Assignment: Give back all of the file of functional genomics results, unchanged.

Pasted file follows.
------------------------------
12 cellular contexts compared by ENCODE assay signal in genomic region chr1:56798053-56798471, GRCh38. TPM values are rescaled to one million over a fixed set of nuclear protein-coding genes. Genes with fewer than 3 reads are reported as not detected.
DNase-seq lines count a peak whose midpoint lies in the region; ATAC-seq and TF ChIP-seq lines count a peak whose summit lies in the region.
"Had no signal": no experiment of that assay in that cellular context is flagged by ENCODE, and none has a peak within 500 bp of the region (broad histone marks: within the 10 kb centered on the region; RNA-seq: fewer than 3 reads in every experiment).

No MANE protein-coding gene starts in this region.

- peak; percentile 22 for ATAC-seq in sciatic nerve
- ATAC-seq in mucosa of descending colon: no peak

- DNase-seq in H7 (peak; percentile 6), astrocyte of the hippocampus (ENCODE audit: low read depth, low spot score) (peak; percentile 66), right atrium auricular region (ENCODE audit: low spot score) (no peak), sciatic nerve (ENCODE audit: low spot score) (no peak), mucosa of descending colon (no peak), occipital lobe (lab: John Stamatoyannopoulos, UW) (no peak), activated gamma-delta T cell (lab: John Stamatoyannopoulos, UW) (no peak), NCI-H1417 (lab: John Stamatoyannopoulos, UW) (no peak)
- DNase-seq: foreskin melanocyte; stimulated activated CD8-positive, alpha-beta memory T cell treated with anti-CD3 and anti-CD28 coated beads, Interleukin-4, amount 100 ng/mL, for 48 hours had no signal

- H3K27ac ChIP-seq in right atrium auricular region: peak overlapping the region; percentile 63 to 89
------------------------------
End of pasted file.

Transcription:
12 cellular contexts compared by ENCODE assay signal in genomic region chr1:56798053-56798471, GRCh38. TPM values are rescaled to one million over a fixed set of nuclear protein-coding genes. Genes with fewer than 3 reads are reported as not detected.
DNase-seq lines count a peak whose midpoint lies in the region; ATAC-seq and TF ChIP-seq lines count a peak whose summit lies in the region.
"Had no signal": no experiment of that assay in that cellular context is flagged by ENCODE, and none has a peak within 500 bp of the region (broad histone marks: within the 10 kb centered on the region; RNA-seq: fewer than 3 reads in every experiment).

No MANE protein-coding gene starts in this region.

- peak; percentile 22 for ATAC-seq in sciatic nerve
- ATAC-seq in mucosa of descending colon: no peak

- DNase-seq in H7 (peak; percentile 6), astrocyte of the hippocampus (ENCODE audit: low read depth, low spot score) (peak; percentile 66), right atrium auricular region (ENCODE audit: low spot score) (no peak), sciatic nerve (ENCODE audit: low spot score) (no peak), mucosa of descending colon (no peak), occipital lobe (lab: John Stamatoyannopoulos, UW) (no peak), activated gamma-delta T cell (lab: John Stamatoyannopoulos, UW) (no peak), NCI-H1417 (lab: John Stamatoyannopoulos, UW) (no peak)
- DNase-seq: foreskin melanocyte; stimulated activated CD8-positive, alpha-beta memory T cell treated with anti-CD3 and anti-CD28 coated beads, Interleukin-4, amount 100 ng/mL, for 48 hours had no signal

- H3K27ac ChIP-seq in right atrium auricular region: peak overlapping the region; percentile 63 to 89